Under Milk Wood
Wales Theatre Company
Theatre Royal Newcastle and touring
I must declare an interest: I love Under Milk Wood. I know practically very word - indeed, I found myself speaking alongside the actors most of the time! I also hear Richard Burton in my head whenever I think of the play. Second interest: I'm a fan of Michael Bogdanov's work and have been since he was associate director at what was then Newcastle's University Theatre more than thirty years ago.
So: two strikes in favour (the play and Bogdanov) and one against (the lack of Richard Burton!).
Poor Russell Gomer must have had to contend with being compared with Burton since he was first offered the part, so I'll say no more on the topic other than that he managed the seemingly impossible task of making the part his own and it was not long into the production that I ceased to hear Burton.
The big problem in staging Under Milk Wood is matching the action to the flow of the words, for they have a poetic rhythm which must be adhered to. If the action slows them down, the poetry is lost and the whole raison d'être of the play destroyed. If, on the other hand, movement is hurried, then it clashes with the words, with the same result. Here they meshed seamlessly. The set (designed by Ulrike Engelbrecht) is very simple, a fairly steeply raked rostrum fills most of the stage under which it is possible, at the upstage end, for the actors to pass, with a chair and table down right for the First Voice and a chair down left. It is just the right size for the eight actors to move around and position themselves at just the right speed to match the flow of the words.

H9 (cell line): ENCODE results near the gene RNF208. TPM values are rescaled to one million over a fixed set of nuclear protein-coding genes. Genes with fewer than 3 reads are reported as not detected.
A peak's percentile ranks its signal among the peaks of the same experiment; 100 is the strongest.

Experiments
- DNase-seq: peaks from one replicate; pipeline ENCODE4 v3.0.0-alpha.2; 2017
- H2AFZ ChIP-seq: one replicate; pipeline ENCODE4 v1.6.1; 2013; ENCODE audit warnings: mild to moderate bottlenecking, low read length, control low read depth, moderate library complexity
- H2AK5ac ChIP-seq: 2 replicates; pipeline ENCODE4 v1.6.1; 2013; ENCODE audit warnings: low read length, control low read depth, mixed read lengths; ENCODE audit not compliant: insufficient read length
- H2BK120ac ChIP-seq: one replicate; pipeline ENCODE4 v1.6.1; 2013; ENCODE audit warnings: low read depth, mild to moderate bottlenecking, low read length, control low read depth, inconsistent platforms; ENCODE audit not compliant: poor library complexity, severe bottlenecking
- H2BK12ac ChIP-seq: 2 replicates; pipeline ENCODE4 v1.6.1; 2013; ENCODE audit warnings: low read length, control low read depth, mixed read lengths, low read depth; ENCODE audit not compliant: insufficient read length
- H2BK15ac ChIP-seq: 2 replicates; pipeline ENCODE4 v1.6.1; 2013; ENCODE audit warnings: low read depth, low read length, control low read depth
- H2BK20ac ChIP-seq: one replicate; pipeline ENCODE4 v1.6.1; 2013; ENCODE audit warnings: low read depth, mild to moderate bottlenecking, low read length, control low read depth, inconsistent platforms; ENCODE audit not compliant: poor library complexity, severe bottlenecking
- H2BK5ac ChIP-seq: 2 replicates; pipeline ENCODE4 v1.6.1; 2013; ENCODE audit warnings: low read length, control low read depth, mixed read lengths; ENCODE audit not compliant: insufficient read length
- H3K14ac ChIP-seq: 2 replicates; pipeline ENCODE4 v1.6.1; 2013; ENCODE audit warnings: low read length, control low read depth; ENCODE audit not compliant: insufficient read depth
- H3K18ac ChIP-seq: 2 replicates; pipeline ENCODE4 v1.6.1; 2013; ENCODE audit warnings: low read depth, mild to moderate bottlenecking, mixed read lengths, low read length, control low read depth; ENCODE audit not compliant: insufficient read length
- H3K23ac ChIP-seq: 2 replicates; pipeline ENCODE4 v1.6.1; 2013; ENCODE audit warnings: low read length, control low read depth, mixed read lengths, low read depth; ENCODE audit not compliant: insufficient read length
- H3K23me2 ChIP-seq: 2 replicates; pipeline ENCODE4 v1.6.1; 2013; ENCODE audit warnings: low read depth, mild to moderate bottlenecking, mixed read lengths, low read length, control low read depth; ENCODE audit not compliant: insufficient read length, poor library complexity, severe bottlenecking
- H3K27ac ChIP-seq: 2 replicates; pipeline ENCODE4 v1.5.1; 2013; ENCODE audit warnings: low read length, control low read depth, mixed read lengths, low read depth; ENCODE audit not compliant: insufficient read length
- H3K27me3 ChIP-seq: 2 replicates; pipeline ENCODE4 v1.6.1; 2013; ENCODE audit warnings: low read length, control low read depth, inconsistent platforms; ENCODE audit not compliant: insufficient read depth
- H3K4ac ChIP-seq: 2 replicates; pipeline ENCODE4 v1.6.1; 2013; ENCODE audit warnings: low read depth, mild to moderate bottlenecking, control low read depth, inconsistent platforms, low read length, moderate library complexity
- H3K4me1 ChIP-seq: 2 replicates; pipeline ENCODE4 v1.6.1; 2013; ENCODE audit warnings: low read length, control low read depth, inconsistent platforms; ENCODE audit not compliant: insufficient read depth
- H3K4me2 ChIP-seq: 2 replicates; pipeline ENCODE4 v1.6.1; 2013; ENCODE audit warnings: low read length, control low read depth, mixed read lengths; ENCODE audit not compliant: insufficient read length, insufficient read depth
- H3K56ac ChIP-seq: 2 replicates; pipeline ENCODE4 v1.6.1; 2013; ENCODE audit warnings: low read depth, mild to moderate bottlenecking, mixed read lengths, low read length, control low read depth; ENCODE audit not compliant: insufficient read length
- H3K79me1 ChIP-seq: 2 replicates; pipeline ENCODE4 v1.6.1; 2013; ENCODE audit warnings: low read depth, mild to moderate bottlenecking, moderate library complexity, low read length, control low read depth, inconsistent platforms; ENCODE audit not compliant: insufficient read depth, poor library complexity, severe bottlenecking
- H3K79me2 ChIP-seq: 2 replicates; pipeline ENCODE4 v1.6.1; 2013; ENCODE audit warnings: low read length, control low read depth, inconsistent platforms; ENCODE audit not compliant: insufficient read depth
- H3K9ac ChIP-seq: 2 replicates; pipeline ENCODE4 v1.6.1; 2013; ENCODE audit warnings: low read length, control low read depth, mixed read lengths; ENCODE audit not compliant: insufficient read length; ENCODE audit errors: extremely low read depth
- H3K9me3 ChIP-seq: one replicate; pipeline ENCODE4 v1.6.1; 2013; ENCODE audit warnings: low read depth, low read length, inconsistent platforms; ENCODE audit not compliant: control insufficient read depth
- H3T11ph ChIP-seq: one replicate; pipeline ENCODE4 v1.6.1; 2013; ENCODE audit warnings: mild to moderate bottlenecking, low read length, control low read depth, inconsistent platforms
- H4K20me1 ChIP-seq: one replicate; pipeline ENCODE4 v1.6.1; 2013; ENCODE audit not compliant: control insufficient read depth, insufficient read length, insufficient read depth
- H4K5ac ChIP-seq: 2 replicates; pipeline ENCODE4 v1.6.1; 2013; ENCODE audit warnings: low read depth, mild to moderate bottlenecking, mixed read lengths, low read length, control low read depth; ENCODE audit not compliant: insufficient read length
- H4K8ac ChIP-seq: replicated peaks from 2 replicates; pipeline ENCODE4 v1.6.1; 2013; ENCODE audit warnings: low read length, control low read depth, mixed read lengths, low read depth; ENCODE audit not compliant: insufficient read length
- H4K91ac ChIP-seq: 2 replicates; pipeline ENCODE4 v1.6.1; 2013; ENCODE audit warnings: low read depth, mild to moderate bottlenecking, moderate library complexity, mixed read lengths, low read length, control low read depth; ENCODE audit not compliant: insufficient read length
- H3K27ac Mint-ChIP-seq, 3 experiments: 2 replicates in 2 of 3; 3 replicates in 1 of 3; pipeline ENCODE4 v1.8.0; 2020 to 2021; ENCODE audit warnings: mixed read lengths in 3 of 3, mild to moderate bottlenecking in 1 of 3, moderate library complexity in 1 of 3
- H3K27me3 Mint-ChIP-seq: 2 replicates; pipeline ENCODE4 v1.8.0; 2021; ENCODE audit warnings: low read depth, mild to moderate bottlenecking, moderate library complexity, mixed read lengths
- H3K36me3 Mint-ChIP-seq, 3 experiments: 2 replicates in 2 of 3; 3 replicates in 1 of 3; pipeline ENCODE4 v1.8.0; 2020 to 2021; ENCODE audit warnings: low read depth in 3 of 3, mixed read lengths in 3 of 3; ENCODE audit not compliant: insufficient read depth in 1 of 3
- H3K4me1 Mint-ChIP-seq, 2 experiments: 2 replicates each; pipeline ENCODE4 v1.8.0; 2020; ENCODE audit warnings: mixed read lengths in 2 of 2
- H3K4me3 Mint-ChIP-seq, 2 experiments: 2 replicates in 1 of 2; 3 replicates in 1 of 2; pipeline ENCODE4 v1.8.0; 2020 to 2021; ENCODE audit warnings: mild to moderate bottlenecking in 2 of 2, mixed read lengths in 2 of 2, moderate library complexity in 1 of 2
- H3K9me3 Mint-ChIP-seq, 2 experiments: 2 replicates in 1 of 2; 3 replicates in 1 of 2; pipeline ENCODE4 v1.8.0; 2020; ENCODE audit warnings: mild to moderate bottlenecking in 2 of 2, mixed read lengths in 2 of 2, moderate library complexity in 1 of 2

Eight actors for sixty-odd parts? A seemingly impossible task but one which this ensemble of eight made look easy. Using just voice and body language (along with some occasional very amusing sound effects from the actors themselves), they move from character to character with never a suspicion of confusion being caused in the audience's minds.
The choreography - for such it is - is often quite intricate, and Bogdanov has supplemented the flow of the words with some well chosen (and beautifully sung in four part harmony a capella) Welsh songs and hymns - Myfanwy, Calon Lân, Ar Hyd y Nos and Cwm Rhondda among them.
Subtle lighting by Chris Ellis complements Bogdanov's tight direction and the performances of Gomer First Voice), Erica Eirian (Second Voice and other parts), and Llinos Daniel, Kathryn Dimery, Richard Nichols, Phylip Harries, Nickie Rainsford and Morgan Rhys (everybody else!). For me the whole production was a delight from beginning to end, and I was not alone in that , for the Newcastle audience clearly showed their appreciation too.
There is a fashion in some quarters of Welsh Theatre to denigrate Thomas and Under Milk Wood as evoking a sentimental and untrue picture of Welshness, and to do the same for Bogdanov, presumably because ... well, because he doesn't stay in wales and do plays in Welsh. The words "prophet", "honour" and "own country" spring to mind!
Steve Orme reviewed this production in Nottingham
"Under Milk Wood" plays at the Grand Theatre, Leeds, from 14th to 19th June, and the Alexandra, Birmingham, from 21st to 26th, when the tour ends.
Reviewer: Peter Lathan